Michel Servoz

Michel Servoz

He said that these circumstances place adult learning and training at the heart of the European agenda and mean that the time is right for EPALE as a new and different approach to collaboration. He described EPALE as, “not just a platform but a partnership – a cornerstone for exchanges.”

Alan Tuckett. President of the International Council for Adult Education, offered a complementary view of EPALE as a “notice board, rich in possibilities”, before describing adult learning in exuberant terms as a means to, “providing a world worth living in for all of us”. He asserted that lifelong learning is a vital catalyst for social and economic change but noted that funding is fragile across European countries, with professionals doing similar things in different contexts.

Alan Tuckett

Alan Tuckett

Alan talked of EPALE as a vehicle for enhancing policy advocacy and sharing practice before listing his personal view of great adult educators’ characteristics as:

  • Dreaming
  • Stealing (or borrowing / adapting other people’s ideas)
  • Dancing
  • Showing off

Ulf-Daniel Ehlers brought another change of style and perspective, focusing on changes in adult learning patterns, which he described as moving from institutional boundaries and exclusivity into spaces where people can learn informally. He spoke of transition from, “industrialisation, massification and standardisation”, to a new paradigm of learning that is, “post-modern, individualised and disaggregated.”

A slide from Ulf-Daniel Ehler's presentation

A slide from Ulf-Daniel Ehler’s presentation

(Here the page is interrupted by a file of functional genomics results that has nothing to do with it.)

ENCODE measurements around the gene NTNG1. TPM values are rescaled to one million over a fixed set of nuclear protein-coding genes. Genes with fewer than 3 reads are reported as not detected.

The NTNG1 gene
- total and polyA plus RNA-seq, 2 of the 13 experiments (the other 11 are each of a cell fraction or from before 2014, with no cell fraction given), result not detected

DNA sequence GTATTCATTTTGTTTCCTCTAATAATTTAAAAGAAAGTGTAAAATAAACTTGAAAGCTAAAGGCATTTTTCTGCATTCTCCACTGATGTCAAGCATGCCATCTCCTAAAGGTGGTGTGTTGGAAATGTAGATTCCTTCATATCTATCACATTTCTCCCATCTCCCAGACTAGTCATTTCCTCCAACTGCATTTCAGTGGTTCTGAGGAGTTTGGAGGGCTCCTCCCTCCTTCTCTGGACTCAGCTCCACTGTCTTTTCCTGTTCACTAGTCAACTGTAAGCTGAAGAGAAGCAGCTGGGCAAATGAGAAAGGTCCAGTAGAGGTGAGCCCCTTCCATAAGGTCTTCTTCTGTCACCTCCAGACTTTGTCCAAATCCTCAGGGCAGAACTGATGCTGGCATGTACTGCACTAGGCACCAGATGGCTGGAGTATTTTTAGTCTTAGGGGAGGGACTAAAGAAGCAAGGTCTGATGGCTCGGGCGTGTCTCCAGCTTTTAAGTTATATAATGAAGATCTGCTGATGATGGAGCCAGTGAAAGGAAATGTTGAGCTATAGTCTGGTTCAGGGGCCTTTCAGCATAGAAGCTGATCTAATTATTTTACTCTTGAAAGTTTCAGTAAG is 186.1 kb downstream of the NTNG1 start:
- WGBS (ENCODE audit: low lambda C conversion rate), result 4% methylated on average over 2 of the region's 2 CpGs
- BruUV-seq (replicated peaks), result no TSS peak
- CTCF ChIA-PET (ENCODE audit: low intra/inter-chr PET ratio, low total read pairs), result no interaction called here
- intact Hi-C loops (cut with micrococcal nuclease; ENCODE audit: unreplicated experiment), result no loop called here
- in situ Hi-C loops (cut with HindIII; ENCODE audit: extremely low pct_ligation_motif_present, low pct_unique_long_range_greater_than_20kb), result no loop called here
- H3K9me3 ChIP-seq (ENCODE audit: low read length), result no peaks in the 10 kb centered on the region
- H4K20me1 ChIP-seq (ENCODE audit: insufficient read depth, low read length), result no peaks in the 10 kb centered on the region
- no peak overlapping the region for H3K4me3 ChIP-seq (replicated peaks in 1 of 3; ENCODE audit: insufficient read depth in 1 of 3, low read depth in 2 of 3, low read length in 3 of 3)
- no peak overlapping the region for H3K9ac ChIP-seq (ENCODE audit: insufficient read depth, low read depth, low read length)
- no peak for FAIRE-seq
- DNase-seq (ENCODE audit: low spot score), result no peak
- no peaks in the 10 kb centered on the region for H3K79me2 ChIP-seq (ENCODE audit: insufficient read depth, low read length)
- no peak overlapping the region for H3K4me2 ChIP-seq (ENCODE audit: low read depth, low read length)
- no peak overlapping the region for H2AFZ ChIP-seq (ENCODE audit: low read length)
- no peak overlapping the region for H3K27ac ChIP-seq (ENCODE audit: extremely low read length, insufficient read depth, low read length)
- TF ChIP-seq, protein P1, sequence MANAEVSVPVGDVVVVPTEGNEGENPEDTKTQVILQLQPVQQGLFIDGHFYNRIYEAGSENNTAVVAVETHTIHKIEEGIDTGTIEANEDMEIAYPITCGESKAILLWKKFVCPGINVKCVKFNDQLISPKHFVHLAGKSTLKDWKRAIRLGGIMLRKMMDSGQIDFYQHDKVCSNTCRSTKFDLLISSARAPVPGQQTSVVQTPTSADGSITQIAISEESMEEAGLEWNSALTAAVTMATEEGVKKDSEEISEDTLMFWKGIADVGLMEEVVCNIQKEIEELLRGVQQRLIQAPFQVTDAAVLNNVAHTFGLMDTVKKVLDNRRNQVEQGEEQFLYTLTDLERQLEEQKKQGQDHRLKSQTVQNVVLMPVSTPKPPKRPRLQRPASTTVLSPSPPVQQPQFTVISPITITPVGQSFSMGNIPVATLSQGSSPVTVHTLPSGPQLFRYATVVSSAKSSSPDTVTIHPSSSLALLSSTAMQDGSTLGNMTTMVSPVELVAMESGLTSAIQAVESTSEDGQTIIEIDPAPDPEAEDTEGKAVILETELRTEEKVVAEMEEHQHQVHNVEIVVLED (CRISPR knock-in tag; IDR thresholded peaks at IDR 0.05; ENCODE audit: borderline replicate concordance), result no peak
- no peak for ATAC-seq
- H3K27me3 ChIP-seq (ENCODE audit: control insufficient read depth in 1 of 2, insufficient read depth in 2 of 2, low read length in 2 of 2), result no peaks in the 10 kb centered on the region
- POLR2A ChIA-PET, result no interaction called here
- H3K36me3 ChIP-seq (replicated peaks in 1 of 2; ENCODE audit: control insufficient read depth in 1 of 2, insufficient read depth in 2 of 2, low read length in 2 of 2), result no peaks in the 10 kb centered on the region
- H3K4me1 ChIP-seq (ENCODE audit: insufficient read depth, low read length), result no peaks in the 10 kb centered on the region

A lively question and answer session followed. This was live-streamed and interactive based on twitter links using the hashtag #epale2015.

After the all-male morning session, Carolyn Hay, EPALE’s Project Director, started the afternoon with more specific information about the platform’s concepts and content, introducing team members in person and virtually.

Carolyn Hay

Carolyn Hay

The afternoon’s focus then moved on to case studies and user perspectives before an invitation to contribute views, feedback and recommendations. Gracieta Sbertoli, Chair of the European Skills Network spoke compellingly, “from one stakeholder to another” on how we can benefit from EPALE followed by a panel discussion.

If you haven’t done so already, it’s well worth exploring the EPALE website at

The main themes on the platform are:

  • Learning Support
  • Learning Environments
  • Life Skills
  • Policy
  • Quality

What do you think of the platform? What would you like to see included? What can you contribute?

Adult Education links with Europe

Working in an organisation that covers England and Scotland with sister organisations in other countries, it’s often apparent that discussion of adult education in England can be a bit parochial and inward looking unless we are open to learning from further afield. I’m looking forward to meeting colleagues from ABF, the Swedish WEA, in London this week. It’s always instructive to compare notes about our students’ experiences and opportunities as well as the social and policy contexts for our work.


Making connections between European countries has never been easier. EPALE, the European Platform for Adult Learning in Europe is a virtual space where all adult educators can exchange ideas, resources and views. It’s free to register on their website here.  Further information about EPALE’s UK launch can be found here.